Seventeen- year-old genius on track to complete a doctorate program this year — she graduated high school at age 11
NATIONWIDE — Thessalonika Arzu-Embry, a teen prodigy with an IQ of 199, is a sought-after, influential role model for inspiring, mentoring, and empowering others. She graduated high school at age 11, earned a Bachelor’s degree in Psychology at the age of 14, an MBA at the age of 16, and is set to earn a PhD. at 17-years-old.
She is also an author
As an author, Thessalonika has encouraged many with her five best-selling books covering topics from expediting the completion of college, securing justice, to financial investing. Her titles include The Genius Race: What do I Gain for Being Wise?, In the Future, Jump the Education Barrier, Settled: Justice for All, and Perspicacious Investing: High Risk Hedge Fund Methods Revealed.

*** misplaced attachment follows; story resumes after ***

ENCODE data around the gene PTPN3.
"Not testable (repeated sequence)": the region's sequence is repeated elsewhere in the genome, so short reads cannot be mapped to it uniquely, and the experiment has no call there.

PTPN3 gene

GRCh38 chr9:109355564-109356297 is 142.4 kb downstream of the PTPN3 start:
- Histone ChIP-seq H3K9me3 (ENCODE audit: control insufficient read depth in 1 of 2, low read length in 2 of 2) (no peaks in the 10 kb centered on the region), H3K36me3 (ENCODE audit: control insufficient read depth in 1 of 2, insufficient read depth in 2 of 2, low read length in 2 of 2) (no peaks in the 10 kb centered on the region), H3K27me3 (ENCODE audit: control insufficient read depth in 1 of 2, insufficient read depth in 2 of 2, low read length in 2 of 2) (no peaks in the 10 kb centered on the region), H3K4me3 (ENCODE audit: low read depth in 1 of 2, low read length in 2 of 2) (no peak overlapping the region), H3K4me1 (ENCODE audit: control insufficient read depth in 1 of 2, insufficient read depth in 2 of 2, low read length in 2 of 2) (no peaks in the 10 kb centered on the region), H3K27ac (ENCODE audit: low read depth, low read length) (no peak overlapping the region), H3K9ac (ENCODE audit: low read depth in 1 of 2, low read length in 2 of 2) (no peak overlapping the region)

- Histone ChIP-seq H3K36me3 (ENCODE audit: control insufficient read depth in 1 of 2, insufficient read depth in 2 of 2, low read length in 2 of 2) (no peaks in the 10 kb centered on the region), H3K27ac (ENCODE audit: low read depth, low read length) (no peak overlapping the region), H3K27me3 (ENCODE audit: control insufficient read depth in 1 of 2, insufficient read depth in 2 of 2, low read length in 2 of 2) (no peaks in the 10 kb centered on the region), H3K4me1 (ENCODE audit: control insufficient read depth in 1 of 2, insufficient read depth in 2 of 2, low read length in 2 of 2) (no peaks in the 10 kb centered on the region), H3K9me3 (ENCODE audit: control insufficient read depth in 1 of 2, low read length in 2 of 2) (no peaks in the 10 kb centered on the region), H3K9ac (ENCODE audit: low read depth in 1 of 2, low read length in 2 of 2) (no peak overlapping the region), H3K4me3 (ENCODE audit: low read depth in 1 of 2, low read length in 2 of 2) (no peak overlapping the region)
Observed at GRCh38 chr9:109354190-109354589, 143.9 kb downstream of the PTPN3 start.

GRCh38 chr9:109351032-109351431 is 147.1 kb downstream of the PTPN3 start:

She also created a program called JUMP that helps students complete college, as quickly as possible, so they can enter society and do the most good.
How in the world did she do all this at such a young age?
It’s simple! While most young girls were attending sleepovers and playing video games, Thessalonika was busy studying. She says her high IQ is only one part of her myriad of talents; she’s also very determined, ambitious and curious.
She says that at an early age, she was always interested in studying, and so her mom started giving her college text-books. She also feels a sense of responsibility to use her intellect in a helpful way to the world’s progress. She comments, “I’ve been placed in a position to help society in deep ways and in as many ways as possible.”
Why she wants a doctorate degree
Thessalonika says that a doctorate degree in aviation psychology will give her the know-ledge to work for aviation companies and reduce what she calls “human factor errors” – the types of problems that typically cause plane crashes. “Using psychology to recognize when a pilot is agitated, is dealing with stress or is having other issues that negatively affect job performance can help a company avoid potentially deadly mistakes in the air,” she says. “That’s really a blend of psychology and business.”
She is already a licensed pilot.